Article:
Lake of the Woods Museum Newsletter
Vol. 17 No. 1 – Winter 2007

By The Miner and News


  • The J.W. Stone Boat Manufacturing Company moved from its original Main Street premises to expanded quarters at the foot of Main Street. The company manufactured all styles of motorboats, launches, rowboats, sailboats and canoes. They also offered boat storage and livery.
  • An evening of entertainment during the winter months was often found at the Victoria Rink. There was always good attendance on band night.
  • The Hilliard Opera House hosted the 1907 Heavy Weight Championship of Canada match between Vernon Austin of Port Arthur and Tom McCune of Brandon. The Bantam Championship of Canada between Jim Connolly of Winnipeg and Bob Cooper of London, England was also held at the Opera House in Kenora.
  • Local businesses operating in Kenora in 1907 included:
    • Gardner & Co.
    • White & Manahan
    • G.M. Rioch Jewellers
    • Kenora Meat Market, where you could buy lobster, salmon, halibut, finnan haddie, smelts, herring, and blood puddings.
    • Oyster House Restaurant
    • Hudson’s Bay Company
    • Peoples’ Restaurant, which featured breakfasts, dinners and suppers, each for 25c.
  • Announcements were made that the Tourist Hotel was to be built. It wasn’t completed until 1910, and was later re-named the Kenricia Hotel.
  • The decision was made to go ahead with the construction of a new highschool due to over-crowding in the existing school. Estimated cost was $26 000. The Kenora Highschool (later Northward School) opened for classes in September.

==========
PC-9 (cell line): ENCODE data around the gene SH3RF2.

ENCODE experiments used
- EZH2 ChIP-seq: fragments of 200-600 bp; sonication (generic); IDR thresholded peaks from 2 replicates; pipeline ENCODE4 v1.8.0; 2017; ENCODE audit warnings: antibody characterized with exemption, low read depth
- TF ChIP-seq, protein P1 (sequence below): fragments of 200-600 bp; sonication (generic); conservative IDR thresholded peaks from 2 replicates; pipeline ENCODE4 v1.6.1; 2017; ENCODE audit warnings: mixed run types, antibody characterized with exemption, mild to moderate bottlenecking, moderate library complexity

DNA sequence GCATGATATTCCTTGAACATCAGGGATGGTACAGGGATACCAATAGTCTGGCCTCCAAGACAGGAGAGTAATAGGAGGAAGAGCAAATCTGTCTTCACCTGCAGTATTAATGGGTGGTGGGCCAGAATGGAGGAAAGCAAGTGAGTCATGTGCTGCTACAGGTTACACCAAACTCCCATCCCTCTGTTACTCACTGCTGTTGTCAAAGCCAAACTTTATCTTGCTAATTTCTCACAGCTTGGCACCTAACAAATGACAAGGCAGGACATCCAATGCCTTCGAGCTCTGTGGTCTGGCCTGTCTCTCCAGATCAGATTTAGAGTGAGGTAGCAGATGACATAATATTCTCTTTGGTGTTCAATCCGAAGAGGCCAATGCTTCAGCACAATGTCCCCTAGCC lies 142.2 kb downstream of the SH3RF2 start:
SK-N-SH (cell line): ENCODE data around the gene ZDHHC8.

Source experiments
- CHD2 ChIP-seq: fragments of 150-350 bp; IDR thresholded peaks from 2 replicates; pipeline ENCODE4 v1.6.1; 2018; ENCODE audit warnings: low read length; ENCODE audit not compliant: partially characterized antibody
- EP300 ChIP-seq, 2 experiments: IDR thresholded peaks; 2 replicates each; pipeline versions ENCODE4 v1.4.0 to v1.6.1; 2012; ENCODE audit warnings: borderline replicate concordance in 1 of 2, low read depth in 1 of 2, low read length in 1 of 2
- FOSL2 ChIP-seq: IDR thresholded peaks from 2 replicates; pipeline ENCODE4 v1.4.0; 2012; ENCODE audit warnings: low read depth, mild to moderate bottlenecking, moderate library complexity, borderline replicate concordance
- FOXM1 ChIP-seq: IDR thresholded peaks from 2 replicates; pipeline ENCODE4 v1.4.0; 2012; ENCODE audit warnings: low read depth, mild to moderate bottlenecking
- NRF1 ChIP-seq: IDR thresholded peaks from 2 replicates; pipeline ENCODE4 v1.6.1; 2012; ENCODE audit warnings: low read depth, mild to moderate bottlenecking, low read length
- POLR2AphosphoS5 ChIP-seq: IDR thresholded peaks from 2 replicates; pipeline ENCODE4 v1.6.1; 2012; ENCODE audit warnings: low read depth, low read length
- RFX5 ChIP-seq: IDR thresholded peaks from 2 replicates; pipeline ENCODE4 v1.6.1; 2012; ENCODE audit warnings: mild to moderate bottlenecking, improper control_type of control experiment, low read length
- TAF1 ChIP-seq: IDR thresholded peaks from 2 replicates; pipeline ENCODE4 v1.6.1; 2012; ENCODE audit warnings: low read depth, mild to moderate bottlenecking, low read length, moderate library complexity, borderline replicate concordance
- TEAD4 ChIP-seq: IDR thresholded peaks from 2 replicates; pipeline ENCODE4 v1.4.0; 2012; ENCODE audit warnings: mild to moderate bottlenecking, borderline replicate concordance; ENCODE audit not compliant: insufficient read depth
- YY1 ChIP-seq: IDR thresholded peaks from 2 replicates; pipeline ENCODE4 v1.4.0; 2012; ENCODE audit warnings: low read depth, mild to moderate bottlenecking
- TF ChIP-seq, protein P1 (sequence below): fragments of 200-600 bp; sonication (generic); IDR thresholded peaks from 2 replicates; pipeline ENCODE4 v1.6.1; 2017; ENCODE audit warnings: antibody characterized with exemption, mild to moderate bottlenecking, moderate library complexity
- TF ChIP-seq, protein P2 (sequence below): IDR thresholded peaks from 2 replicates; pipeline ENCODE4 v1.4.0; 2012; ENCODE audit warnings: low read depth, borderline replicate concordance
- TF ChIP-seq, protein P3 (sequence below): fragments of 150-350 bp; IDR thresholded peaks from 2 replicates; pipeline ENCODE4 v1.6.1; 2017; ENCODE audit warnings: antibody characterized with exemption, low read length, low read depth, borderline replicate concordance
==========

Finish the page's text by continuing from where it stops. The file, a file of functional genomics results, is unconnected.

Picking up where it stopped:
• The Victoria Rink had its longest run of continuous ice on record. The rink opened for skating on December 5 and, barring one or two nights, was open right through to April 17.
  • Fourteen navigational buoys were placed on the Winnipeg River.
  • The Town of Keewatin advertised for a constable. His salary – $50.00/month.
  • Captain Thom Robinson of the steamer Daisy Moore came in from Whitefish Bay on May 28, making him the first to arrive in Kenora harbour from an outside point that year. He was presented with a fine Stetson hat by the Kenora Workingmen’s Clothing Store.
  • A by-law was passed through a public vote to establish a public library.
  • Building lots for sale in Woodland Park (a sub-division situated in the eastern part of town, just a short distance from the Maple Leaf Flour Mill, now the Canadian Wholesale Club) were selling for $50/lot and upwards. 50 x 150-foot lots in Maple Leaf Park (in the same vicinity) were starting at $25/lot.
  • Work commenced on the YMCA Building (now the Kenora Legion) and the community was canvassed to raise money to furnish and equip the new building.
  • The CPR’s photographer was in town taking scenic shots of Lake of the Woods for a pamphlet to encourage tourists to the area. Tourism became a focal point for economic development with the addition of potential improved accomodations for guests.
  • There was a jail break at the Kenora jail during which five convicts escaped through a hole they had dug in the wall. They were in jail for vaious crimes including robbery, arson, forgery, and break and enter.

Did you know?

Joseph Sanchez from Professional Native Indian Artists Incorporated was once struck by lightening!  He said that he felt the energy in his body for over 6 months and it changed the course of his artwork.